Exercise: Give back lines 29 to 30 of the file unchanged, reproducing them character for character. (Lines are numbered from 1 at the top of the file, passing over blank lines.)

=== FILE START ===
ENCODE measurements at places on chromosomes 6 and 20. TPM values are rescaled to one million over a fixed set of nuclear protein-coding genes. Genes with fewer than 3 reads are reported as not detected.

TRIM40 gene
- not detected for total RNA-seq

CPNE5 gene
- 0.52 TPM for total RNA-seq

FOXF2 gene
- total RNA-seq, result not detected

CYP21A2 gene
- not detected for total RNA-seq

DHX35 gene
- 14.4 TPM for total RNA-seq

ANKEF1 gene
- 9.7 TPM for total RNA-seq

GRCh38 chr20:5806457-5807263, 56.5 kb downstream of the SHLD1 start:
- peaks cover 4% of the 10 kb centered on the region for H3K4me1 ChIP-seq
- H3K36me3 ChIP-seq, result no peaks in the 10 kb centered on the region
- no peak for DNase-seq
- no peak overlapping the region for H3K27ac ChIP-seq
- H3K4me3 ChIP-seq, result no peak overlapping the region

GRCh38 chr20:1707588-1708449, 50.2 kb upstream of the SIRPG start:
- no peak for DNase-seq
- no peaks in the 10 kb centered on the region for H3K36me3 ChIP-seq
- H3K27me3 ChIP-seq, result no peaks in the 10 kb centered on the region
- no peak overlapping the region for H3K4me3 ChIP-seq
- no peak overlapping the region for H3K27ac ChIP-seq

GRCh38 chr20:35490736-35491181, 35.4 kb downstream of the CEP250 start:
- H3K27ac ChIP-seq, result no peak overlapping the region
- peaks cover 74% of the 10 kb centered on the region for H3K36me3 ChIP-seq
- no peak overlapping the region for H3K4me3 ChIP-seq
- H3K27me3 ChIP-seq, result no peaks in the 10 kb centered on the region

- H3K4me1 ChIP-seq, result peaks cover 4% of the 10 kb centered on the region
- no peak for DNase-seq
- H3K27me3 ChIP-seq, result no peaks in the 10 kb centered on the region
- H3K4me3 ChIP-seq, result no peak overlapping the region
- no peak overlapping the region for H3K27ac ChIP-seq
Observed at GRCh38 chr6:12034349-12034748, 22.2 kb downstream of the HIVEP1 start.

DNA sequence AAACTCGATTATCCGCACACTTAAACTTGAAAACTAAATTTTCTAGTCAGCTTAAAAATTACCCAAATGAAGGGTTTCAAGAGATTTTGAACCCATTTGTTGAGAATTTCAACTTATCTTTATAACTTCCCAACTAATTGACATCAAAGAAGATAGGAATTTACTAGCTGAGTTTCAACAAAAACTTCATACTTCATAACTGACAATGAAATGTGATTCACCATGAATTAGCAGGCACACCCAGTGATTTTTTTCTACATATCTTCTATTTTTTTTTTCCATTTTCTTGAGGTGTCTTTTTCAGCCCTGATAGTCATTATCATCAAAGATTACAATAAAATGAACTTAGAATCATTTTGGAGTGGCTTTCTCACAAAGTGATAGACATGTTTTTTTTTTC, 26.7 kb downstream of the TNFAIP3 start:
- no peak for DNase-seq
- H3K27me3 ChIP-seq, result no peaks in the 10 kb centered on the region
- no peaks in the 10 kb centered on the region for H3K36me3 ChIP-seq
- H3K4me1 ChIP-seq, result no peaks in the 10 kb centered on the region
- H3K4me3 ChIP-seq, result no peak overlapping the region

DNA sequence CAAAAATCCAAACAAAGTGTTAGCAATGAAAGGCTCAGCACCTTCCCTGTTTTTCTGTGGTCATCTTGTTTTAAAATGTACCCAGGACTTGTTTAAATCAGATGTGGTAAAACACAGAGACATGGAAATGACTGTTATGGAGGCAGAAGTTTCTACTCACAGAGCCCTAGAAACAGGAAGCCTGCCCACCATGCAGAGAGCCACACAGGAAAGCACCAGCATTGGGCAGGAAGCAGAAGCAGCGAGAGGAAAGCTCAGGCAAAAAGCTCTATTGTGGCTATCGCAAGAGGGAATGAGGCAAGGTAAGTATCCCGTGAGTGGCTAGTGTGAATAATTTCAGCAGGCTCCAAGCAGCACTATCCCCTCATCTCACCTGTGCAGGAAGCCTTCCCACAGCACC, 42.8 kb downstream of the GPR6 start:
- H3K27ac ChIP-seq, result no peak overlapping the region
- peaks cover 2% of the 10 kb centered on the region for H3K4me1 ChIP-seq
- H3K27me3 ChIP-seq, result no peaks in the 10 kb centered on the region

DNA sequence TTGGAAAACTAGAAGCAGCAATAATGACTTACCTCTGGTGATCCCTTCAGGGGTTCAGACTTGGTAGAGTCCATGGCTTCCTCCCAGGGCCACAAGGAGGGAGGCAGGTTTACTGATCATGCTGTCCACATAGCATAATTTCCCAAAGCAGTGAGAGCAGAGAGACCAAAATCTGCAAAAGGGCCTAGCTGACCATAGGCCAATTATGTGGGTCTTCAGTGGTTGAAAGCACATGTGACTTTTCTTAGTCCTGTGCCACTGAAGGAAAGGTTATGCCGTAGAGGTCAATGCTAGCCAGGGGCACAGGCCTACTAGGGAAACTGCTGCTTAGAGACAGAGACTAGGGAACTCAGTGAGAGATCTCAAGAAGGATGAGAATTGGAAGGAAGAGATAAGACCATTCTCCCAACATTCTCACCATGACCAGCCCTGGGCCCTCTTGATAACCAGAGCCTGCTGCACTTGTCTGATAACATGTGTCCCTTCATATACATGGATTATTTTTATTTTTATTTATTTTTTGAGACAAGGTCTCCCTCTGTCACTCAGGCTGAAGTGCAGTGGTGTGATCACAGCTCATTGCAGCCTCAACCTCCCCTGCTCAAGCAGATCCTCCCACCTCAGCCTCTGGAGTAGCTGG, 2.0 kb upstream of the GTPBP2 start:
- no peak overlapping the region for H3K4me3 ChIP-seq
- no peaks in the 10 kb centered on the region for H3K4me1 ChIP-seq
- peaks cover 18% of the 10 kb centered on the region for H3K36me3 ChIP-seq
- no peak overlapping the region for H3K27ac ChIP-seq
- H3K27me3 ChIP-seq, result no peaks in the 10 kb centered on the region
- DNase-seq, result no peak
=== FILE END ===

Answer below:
- no peak overlapping the region for H3K4me3 ChIP-seq
- H3K27me3 ChIP-seq, result no peaks in the 10 kb centered on the region